NATHAN BAZLEY, REPORTER: Mountain biking is an extreme sport that involves incredibly fit riders
racing over some very rough terrain at breakneck speeds.

And when I say breakneck, I'm not exaggerating.

One of the guys risking it all on the national circuit is Will.

WILL: I've cut up my arm pretty bad, and obviously a broken ankle and a few feet.

He's just taken out the first race of the National Downhill series. Not bad for a 17 year old still at school.

WILL: It was my first race in elite men's so it was awesome coming out with a win.

His favourite event is downhill, which involves speeding as fast as you possibly can down the side of an
obstacle filled course.

It often involves massive jumps as well.

NATHAN BAZLEY, REPORTER: The bikes are specially designed for this punishing event. They are really
strong, have really good suspension front and back, as well as really, really big brakes.

But mountain biking is not all about pointing your bike down a hill and letting go of the brakes. Cross-
country is a different event which requires a lot of stamina.

Riders have to compete over a long course, which has both uphill and downhill sections.

Terri is 18 and a rising star in the National Series. Strangely enough, she's only just started mountain
bike riding.

She used to compete in road races before trying out for a mountain bike development program.

That was her first day on a mountain bike. She even had to borrow it from a friend!

TERRI: I was a bit cocky actually, because I thought, gee this won't be too hard and then just crashed
and made an absolute disgrace of myself, just rolling off into the bushes and everything. At the end of
the day my testing wasn't too bad, like my physical endurance and stuff, so they saw a bit of potential in
me.

Terri comes from a family of great riders. Her sister Alexis is a part of the Australian women's road
cycling team.

You might remember hearing about a terrible road cycling accident in Germany a few years back.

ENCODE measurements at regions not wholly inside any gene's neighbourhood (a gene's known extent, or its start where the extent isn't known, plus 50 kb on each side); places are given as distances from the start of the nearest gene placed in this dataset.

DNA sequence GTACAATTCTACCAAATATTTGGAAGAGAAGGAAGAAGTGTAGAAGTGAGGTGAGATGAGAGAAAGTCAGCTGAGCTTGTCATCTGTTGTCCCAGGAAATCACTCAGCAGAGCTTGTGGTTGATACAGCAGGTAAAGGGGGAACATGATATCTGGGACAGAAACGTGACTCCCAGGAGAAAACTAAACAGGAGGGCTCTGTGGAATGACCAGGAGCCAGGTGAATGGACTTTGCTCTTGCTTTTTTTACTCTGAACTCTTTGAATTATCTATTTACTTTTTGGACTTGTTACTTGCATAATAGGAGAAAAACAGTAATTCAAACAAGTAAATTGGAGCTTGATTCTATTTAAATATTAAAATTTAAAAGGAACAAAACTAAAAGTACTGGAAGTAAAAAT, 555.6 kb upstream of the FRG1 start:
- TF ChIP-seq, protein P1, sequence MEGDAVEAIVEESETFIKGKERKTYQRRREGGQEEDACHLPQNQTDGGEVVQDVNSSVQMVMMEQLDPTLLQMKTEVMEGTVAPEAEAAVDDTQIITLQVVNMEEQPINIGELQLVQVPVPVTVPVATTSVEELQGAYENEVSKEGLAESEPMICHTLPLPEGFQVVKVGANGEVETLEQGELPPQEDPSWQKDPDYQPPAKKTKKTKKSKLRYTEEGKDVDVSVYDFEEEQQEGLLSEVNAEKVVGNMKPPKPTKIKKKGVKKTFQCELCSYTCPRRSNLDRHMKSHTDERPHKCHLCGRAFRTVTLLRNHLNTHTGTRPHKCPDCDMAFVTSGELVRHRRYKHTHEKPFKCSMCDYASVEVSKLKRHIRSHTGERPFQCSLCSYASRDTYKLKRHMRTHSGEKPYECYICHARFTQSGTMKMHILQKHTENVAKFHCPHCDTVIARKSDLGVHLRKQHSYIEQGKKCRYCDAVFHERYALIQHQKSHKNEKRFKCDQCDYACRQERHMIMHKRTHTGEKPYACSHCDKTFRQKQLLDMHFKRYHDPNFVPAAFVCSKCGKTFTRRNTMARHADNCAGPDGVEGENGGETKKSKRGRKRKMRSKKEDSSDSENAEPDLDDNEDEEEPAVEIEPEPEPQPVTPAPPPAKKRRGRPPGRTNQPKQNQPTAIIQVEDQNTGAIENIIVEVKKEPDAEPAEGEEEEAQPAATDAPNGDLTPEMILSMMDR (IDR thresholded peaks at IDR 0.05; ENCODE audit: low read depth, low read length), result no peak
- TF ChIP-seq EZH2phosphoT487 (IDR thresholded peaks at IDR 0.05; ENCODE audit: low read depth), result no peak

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Alexis was one of cyclists hit by a car while training. She was very seriously injured.

But now she's back riding for Australia and giving her sister the secrets to her success.

TERRI: It's also awesome to have the advice from someone that you look up to and she gives me a lot of
gear so we look like teammates when we're out training.

And while Terri is keen to take it as far as she can, the Beijing Olympics might be a little out of sight. This
being only her second season on the mountain and all.

TERRI: That's pretty much out of the question, unless everyone else in the field crashed in front of me.

But Terri is in a special program preparing for the 2012 London games.

As for me, after seeing all this insane action, I think I'll stick to training wheels.

                                                       ***

If you want to know if there are any races near you, go to our website for more info - it's at
abc.net.au/btn.

Now before we go - lets talk about the clothes you're wearing - do you ever think about how
environmentally friendly they are? Well some of Australia's top fashion designers certainly are.

This might look like your normal fashion parade but it’s a bit different.

The designers say these clothes are more sustainable than your normal threads.

This range is completely organic from the way the fibre is grown to how it's transported.

Other outfits are made from recycled materials.

Eventually they want clothes to have a star rating system to show buyers how sustainable they are - like
fridges and washing machines.

I'm off to check my wardrobe. See you next week.




                                                                                         Behind the News 2007